Wednesday, April 28, 2010

Worse outcomes when fewer than expected cesareans

In a study that has echoes of the 2003 Healthgrades survey of U.S. hospitals, this month, researchers Srinivas SK et al have published: 'Evaluating risk-adjusted cesarean delivery rate as a measure of obstetric quality'.

In it, they report that when cesarean rates are lower than expected, adverse maternal or neonatal outcomes are higher.

However, as Michael Smith reports in MedPage Today, "the converse isn't true". Higher-than-expected cesareans rates "aren't associated with a protective effect".

IMPORTANT - The study was carried out in the U.S. where emergency and elective cesarean deliveries are not separated in birth records; therefore, it is highly likely, and indeed comparable with what other studies have found, that the protective effect with planned, elective cesareans is higher in these hospitals but they are being tarnished by the inclusion of emergency cesarean outcomes in the data.

MedPage Today report
In his report, Smith explains how: "the researchers constructed a population-based cohort of 845,651 patients from 401 hospitals in California and Pennsylvania. They excluded premature births and those in which C-sections were standard of care (such as for malpresentation and cord prolapse).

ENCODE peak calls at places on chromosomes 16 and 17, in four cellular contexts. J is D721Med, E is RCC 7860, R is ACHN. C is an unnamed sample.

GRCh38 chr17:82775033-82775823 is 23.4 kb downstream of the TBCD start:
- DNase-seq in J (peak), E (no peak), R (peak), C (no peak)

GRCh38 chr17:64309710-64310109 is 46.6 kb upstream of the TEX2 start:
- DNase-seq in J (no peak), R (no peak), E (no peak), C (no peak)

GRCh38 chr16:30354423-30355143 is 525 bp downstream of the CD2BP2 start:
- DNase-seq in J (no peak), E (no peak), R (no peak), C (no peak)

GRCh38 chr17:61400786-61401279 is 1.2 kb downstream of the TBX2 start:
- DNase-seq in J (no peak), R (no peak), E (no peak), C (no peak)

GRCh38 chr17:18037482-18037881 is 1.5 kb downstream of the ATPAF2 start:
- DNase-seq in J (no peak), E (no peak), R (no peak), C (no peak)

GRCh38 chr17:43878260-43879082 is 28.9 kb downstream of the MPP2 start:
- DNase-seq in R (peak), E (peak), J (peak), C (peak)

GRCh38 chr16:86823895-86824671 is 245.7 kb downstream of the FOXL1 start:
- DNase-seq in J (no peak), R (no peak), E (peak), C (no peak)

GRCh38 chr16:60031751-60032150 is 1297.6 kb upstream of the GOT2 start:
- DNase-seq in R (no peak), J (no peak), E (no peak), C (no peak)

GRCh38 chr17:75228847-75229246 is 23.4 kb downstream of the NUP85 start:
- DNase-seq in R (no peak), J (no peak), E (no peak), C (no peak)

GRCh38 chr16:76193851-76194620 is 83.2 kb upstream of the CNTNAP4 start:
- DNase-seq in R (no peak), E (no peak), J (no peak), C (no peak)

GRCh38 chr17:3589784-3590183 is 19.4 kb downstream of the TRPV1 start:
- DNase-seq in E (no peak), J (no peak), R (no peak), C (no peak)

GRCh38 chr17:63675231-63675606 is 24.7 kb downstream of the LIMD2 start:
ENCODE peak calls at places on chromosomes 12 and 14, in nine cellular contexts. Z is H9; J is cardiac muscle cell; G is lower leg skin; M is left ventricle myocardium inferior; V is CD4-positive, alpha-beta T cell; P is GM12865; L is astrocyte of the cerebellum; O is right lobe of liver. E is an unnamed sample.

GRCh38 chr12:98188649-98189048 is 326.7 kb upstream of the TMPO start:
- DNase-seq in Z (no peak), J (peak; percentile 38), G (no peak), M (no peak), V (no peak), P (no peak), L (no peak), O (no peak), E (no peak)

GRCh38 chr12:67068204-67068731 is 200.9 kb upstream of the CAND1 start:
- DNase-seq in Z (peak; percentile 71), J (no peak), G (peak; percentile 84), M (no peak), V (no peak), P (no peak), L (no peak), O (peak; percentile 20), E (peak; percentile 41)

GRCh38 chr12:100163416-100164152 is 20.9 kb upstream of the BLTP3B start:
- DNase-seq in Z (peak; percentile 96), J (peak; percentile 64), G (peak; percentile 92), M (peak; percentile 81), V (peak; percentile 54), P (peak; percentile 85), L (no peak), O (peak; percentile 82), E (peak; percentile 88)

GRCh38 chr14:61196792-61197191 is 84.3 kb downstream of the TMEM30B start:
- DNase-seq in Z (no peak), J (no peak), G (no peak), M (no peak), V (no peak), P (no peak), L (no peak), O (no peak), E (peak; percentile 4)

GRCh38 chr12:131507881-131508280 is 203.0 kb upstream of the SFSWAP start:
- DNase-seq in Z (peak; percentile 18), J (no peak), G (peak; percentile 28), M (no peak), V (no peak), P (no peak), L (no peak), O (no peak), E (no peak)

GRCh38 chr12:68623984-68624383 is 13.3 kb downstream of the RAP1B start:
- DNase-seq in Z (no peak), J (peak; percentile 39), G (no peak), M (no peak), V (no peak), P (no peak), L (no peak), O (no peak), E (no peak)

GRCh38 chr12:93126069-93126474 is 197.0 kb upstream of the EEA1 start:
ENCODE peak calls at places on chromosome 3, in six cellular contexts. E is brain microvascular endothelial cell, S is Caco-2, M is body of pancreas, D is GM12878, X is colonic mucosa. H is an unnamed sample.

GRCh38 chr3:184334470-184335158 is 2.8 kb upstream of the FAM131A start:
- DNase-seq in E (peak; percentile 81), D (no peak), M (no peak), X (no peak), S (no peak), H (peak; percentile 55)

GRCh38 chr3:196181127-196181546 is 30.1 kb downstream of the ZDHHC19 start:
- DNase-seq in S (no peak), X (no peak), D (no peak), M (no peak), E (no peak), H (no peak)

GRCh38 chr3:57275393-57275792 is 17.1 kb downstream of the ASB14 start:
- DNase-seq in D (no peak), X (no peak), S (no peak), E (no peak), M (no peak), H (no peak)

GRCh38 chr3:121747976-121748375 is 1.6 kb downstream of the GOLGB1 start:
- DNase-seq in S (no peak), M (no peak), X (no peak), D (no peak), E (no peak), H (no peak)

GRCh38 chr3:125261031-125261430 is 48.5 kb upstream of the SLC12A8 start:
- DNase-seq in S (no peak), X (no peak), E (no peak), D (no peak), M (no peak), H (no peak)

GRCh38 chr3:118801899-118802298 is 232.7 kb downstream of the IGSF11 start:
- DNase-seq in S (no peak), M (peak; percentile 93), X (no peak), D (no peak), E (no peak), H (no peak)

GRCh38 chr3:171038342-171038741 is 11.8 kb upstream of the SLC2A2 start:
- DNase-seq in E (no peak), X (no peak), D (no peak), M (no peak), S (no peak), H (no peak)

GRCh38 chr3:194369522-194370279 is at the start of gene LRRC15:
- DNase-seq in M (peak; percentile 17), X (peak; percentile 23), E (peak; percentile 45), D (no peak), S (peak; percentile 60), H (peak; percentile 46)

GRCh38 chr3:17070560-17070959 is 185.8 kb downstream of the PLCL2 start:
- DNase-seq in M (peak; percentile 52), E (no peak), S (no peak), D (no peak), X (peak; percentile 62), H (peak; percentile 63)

As well as analyzing the overall cohort, the researchers looked separately at the 274,371 primiparous patients with full-term singleton pregnancies.

For both groups, they linked birth certificate and hospital admission records to estimate the correlation between risk-adjusted cesarean delivery and a composite of adverse maternal outcomes, adverse neonatal outcomes, and four obstetric patient safety indicators from the Agency for Healthcare Research and Quality (AHRQ).

The composite maternal outcome included such events as wound infection and postdelivery hemorrhage, and the composite neonatal outcome included such things as death and birth injury. The AHRQ indicators included such things as birth trauma and injury with cesarean delivery.

The researchers used logistic regression to calculate an expected rate of C-section for each hospital and compared that with the observed rate.

In both cohorts, there was a negative correlation between the C-section rate and each of the outcomes, which was significant except for one -- AHRQ patient safety indicator 19 (injury with non-instrumented vaginal delivery).

Comparing C-section and adverse events rates showed that, in the general cohort:

•59.8% of the 107 hospitals with lower-than-expected risk-adjusted C-section rates had a higher-than-expected rate of at least one of the six adverse outcomes.
•Only 19.6% of the 102 hospitals with higher-than-expected risk-adjusted C-section rates had a higher-than-expected rate of any of the six adverse outcomes.
•The comparable figure was 36.1% for the hospitals with the as-expected risk-adjusted C-section rates, which was statistically similar to the higher-than-expected group."

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